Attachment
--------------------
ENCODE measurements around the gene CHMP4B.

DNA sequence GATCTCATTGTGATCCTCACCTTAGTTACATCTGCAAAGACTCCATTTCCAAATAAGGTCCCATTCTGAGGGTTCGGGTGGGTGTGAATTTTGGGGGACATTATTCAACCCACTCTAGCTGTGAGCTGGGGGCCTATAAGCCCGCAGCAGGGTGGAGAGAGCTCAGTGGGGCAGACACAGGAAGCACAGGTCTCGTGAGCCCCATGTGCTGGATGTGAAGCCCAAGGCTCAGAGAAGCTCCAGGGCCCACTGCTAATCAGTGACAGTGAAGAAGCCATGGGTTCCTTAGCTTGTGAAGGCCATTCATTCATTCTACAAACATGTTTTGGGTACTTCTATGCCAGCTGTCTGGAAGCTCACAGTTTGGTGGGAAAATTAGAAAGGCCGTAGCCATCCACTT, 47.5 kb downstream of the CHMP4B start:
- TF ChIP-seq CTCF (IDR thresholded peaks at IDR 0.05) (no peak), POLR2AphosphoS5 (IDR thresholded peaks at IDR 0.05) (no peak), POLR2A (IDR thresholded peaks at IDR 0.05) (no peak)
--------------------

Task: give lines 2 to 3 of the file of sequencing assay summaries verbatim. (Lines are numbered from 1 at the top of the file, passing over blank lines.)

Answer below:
DNA sequence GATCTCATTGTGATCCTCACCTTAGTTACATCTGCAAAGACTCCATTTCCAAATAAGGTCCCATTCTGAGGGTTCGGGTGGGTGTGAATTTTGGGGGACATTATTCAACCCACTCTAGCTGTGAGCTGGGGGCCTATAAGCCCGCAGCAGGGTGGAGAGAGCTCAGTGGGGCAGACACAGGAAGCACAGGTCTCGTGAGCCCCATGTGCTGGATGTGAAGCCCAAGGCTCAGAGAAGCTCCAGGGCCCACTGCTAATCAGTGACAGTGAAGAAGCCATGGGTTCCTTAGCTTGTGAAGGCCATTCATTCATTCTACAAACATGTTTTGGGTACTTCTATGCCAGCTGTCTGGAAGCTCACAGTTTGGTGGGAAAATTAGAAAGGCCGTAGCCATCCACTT, 47.5 kb downstream of the CHMP4B start:
- TF ChIP-seq CTCF (IDR thresholded peaks at IDR 0.05) (no peak), POLR2AphosphoS5 (IDR thresholded peaks at IDR 0.05) (no peak), POLR2A (IDR thresholded peaks at IDR 0.05) (no peak)